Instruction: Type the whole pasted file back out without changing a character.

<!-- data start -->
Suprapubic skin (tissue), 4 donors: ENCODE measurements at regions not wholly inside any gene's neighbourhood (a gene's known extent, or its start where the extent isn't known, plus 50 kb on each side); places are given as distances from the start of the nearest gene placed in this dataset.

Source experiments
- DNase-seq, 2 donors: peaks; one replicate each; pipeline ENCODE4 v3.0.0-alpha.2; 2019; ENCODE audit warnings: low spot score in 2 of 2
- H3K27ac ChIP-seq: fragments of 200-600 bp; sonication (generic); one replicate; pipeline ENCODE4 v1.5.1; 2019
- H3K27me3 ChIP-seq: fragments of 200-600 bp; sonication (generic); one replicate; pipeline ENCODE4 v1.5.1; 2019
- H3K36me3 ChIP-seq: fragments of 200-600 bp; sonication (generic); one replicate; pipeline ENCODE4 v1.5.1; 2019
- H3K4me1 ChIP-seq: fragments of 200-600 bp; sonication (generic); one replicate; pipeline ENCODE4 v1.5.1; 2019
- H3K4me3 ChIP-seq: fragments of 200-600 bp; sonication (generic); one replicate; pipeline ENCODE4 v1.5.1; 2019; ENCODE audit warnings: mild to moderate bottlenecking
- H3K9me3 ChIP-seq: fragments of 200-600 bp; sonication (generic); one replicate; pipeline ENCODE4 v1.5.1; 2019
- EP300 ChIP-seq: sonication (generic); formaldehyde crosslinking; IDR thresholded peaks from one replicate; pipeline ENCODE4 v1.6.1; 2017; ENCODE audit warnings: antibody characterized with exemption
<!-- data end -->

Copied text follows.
Suprapubic skin (tissue), 4 donors: ENCODE measurements at regions not wholly inside any gene's neighbourhood (a gene's known extent, or its start where the extent isn't known, plus 50 kb on each side); places are given as distances from the start of the nearest gene placed in this dataset.

Source experiments
- DNase-seq, 2 donors: peaks; one replicate each; pipeline ENCODE4 v3.0.0-alpha.2; 2019; ENCODE audit warnings: low spot score in 2 of 2
- H3K27ac ChIP-seq: fragments of 200-600 bp; sonication (generic); one replicate; pipeline ENCODE4 v1.5.1; 2019
- H3K27me3 ChIP-seq: fragments of 200-600 bp; sonication (generic); one replicate; pipeline ENCODE4 v1.5.1; 2019
- H3K36me3 ChIP-seq: fragments of 200-600 bp; sonication (generic); one replicate; pipeline ENCODE4 v1.5.1; 2019
- H3K4me1 ChIP-seq: fragments of 200-600 bp; sonication (generic); one replicate; pipeline ENCODE4 v1.5.1; 2019
- H3K4me3 ChIP-seq: fragments of 200-600 bp; sonication (generic); one replicate; pipeline ENCODE4 v1.5.1; 2019; ENCODE audit warnings: mild to moderate bottlenecking
- H3K9me3 ChIP-seq: fragments of 200-600 bp; sonication (generic); one replicate; pipeline ENCODE4 v1.5.1; 2019
- EP300 ChIP-seq: sonication (generic); formaldehyde crosslinking; IDR thresholded peaks from one replicate; pipeline ENCODE4 v1.6.1; 2017; ENCODE audit warnings: antibody characterized with exemption